pean Thought," presented, as one of
his students wrote in the Pacific

Weekly, "the intellectual rationale of
fascism with intelligence, graceland
charm." He said that "National
Socialism expressed Germany's inner
soul." Assigned as "impartial" re-
quired readings were the worksof
Houston Stewart Chamberlain, from
whom Hitler obtained many of his
theories.
Prof. Friedrich Schoeneman has
lectured in the U.S. under the auspices
of the Institute of International Edu-
cation. Head of the American semi-
nar's at the University of Berlin,
Schoeneman is the author of "Ameri-
ca Under a National Socialist Re-
gime" and "The Art of Mass Propa-
ganda" which Charles Beard describes
(Continued on Page 6)
Peace Conin ttee
To Meet Monday
Letters have been sent to more thli
50 campus organizations inviting them

Shakespearian
Play To Have
FiveShowings
By MORTON CARL JAMPEL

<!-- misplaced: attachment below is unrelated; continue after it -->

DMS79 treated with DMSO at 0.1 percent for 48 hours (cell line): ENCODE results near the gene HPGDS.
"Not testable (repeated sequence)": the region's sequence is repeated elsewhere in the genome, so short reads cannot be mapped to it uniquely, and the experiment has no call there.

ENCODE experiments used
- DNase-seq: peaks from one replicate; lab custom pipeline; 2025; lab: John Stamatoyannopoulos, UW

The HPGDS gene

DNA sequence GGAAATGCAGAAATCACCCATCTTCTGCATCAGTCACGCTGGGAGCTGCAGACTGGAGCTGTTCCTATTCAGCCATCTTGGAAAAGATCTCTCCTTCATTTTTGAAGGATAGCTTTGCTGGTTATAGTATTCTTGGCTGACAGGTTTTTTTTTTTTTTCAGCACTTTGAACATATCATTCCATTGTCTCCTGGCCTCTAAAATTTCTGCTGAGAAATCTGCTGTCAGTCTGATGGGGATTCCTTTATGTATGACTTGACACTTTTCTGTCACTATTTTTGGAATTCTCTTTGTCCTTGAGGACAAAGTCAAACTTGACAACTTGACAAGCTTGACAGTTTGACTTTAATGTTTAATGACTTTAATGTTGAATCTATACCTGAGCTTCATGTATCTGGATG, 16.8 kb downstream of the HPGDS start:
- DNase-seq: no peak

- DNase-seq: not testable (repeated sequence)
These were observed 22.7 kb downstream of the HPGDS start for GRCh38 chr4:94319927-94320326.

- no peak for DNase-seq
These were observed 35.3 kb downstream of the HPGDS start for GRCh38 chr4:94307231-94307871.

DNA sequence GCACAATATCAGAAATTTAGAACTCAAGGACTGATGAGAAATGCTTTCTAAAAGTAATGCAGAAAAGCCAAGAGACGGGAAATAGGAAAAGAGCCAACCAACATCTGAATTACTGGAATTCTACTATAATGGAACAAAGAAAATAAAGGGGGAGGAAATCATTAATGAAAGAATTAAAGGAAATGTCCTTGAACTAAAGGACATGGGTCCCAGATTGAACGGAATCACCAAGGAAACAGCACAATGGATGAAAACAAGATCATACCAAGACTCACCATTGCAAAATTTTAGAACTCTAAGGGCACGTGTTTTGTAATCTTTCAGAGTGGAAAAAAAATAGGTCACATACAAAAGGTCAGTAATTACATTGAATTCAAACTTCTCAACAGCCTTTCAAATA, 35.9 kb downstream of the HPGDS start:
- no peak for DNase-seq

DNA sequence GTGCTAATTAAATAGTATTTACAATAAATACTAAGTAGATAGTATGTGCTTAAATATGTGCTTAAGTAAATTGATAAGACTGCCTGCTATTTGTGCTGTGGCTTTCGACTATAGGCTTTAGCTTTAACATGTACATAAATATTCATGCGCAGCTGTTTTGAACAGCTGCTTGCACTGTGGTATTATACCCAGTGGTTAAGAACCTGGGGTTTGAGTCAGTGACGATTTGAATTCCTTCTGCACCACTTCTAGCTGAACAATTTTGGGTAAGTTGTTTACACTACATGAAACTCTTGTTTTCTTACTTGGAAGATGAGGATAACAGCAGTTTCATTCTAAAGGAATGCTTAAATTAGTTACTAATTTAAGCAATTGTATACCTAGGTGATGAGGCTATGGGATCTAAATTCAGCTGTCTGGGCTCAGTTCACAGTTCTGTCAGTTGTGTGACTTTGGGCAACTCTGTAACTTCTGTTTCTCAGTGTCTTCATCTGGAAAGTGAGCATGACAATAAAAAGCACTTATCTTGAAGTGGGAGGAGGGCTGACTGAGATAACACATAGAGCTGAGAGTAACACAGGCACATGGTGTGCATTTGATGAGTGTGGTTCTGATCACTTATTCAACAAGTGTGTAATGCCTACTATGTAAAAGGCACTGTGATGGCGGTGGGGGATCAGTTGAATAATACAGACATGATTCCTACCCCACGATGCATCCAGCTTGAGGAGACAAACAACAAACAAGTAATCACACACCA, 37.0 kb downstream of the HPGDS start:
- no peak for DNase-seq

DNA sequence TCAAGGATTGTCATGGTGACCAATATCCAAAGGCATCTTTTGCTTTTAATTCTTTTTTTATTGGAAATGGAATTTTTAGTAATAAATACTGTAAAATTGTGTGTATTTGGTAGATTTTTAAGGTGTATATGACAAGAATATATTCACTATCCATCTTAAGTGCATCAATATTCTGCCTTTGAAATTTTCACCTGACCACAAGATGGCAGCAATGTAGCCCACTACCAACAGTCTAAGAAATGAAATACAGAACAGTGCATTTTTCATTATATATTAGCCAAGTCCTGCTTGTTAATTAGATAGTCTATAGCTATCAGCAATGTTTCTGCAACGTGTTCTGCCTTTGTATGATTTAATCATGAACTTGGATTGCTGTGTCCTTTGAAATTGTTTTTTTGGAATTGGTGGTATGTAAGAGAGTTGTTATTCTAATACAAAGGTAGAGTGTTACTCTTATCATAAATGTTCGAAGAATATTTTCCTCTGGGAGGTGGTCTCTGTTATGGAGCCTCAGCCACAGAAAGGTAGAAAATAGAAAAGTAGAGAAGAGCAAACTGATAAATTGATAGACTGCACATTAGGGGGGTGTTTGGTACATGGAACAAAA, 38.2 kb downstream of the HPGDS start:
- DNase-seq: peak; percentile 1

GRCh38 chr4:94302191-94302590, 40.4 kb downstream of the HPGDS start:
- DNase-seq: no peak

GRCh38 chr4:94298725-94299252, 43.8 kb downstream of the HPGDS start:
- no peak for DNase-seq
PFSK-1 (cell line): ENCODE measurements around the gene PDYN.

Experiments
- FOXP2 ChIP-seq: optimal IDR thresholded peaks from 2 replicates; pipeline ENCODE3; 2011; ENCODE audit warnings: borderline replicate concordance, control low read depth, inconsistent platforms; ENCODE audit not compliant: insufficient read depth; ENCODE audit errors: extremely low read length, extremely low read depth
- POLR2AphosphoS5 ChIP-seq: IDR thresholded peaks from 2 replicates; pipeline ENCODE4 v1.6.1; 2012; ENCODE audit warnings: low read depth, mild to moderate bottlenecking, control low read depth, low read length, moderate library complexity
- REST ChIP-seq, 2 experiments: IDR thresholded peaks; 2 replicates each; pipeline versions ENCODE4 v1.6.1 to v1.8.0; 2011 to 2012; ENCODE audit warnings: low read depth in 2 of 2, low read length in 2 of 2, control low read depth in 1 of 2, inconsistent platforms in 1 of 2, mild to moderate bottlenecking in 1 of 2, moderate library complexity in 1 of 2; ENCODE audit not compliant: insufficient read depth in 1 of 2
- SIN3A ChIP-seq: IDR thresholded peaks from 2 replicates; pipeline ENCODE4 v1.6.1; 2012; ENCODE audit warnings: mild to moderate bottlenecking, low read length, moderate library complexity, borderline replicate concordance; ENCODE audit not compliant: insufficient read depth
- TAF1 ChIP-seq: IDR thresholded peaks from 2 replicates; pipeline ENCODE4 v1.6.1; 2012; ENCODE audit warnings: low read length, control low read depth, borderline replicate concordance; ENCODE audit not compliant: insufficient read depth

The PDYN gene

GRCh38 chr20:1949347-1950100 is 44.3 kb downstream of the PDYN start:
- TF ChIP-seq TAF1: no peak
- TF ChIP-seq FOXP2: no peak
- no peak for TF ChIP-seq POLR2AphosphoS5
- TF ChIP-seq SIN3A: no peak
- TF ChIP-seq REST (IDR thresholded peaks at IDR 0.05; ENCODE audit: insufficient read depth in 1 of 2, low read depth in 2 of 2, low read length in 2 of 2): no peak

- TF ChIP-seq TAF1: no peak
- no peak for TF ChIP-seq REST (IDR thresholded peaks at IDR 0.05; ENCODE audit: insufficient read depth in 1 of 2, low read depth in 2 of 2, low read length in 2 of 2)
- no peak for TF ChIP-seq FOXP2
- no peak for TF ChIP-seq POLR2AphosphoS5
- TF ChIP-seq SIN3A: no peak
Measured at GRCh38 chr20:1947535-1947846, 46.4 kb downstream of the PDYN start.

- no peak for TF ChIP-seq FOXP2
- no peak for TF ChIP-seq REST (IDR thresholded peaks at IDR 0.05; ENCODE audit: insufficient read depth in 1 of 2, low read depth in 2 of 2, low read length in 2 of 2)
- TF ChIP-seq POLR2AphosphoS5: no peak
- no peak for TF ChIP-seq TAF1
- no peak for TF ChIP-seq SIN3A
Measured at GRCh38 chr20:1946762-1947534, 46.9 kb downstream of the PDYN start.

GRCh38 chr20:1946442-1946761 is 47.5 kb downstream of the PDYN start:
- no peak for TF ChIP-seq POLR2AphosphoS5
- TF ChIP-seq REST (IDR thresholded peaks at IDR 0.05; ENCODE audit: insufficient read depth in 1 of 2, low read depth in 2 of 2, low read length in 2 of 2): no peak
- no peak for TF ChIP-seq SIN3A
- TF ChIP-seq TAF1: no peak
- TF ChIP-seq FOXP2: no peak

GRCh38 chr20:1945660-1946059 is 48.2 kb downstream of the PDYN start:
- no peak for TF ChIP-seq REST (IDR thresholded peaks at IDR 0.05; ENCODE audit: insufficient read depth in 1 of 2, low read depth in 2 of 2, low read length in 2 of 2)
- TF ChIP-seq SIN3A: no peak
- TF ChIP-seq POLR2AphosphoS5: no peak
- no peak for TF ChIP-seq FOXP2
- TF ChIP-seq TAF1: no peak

Play Production will give five per-
formances of Shakespeare's "Two
Gentlemen of Verona" starting Wed-
nesday, with a matinee Saturday, at
the Lydia Mendelssohn Theatre.
Tickets go on sale Monday at the box
office.
"Two Gentlemen of Verona" is one
of Shakespeare's earlier and lesser
known works. Since it has never re-
ceived a professional production in
this country, Play Production decided
it offers the opportunity to do some-
thing that is not only new but good.
The play promises to be much more
than just another show. Thor John-
son and his Little Symphony will
supplement it with musical scores
selected chiefly from works of Mo-
zart. James Doll, brought from De-